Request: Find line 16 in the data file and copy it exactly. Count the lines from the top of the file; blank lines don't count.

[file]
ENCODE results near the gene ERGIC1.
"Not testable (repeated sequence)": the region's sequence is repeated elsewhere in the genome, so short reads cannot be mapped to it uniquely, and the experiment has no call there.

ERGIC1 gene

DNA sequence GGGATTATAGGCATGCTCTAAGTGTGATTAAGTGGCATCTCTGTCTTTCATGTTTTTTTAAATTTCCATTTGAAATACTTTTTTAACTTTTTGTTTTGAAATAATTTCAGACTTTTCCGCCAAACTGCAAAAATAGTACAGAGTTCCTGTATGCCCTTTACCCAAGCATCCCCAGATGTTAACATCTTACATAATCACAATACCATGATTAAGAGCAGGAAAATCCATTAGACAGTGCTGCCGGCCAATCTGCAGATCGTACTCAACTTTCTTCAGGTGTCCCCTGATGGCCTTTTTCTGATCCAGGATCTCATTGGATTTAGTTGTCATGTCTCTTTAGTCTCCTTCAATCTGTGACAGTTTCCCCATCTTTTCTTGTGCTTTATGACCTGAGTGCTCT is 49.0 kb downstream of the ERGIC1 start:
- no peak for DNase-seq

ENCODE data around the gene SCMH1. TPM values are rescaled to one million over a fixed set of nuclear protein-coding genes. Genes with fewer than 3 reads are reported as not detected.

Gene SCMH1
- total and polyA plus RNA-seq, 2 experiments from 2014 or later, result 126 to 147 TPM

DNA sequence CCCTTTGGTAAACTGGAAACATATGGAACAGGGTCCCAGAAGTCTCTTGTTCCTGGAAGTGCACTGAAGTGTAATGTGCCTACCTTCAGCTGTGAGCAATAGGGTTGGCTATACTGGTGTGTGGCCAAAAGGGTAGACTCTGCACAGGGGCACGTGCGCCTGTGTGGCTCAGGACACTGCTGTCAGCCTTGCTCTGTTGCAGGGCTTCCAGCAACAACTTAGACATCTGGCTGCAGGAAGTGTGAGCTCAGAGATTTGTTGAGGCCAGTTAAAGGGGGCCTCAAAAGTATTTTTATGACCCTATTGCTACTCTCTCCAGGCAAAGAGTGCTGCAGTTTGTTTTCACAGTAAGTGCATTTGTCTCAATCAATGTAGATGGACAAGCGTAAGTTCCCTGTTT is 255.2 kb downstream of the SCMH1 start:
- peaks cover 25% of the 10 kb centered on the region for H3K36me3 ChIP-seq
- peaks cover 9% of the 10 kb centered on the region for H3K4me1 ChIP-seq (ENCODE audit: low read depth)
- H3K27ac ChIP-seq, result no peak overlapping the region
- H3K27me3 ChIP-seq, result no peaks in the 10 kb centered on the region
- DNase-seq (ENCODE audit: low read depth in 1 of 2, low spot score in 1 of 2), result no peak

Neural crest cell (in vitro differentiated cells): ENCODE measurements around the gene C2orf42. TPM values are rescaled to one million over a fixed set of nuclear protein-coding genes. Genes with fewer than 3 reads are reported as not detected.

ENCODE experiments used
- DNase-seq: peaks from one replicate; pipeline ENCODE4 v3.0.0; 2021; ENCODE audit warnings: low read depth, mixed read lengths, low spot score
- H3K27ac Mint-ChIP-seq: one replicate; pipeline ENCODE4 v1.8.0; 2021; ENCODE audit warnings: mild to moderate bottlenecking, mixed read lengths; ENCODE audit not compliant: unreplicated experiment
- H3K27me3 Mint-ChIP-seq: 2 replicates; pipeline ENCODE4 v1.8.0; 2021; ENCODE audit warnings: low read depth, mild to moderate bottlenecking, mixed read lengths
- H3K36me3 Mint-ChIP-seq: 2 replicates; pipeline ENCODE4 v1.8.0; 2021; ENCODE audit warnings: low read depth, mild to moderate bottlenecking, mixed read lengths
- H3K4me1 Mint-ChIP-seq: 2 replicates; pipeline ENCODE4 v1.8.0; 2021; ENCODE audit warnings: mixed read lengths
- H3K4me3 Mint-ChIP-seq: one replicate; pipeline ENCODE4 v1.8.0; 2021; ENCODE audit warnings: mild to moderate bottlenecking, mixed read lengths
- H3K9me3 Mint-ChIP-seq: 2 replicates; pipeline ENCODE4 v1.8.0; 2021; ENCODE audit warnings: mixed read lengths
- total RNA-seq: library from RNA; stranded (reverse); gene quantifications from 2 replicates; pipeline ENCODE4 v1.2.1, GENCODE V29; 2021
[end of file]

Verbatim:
ENCODE experiments used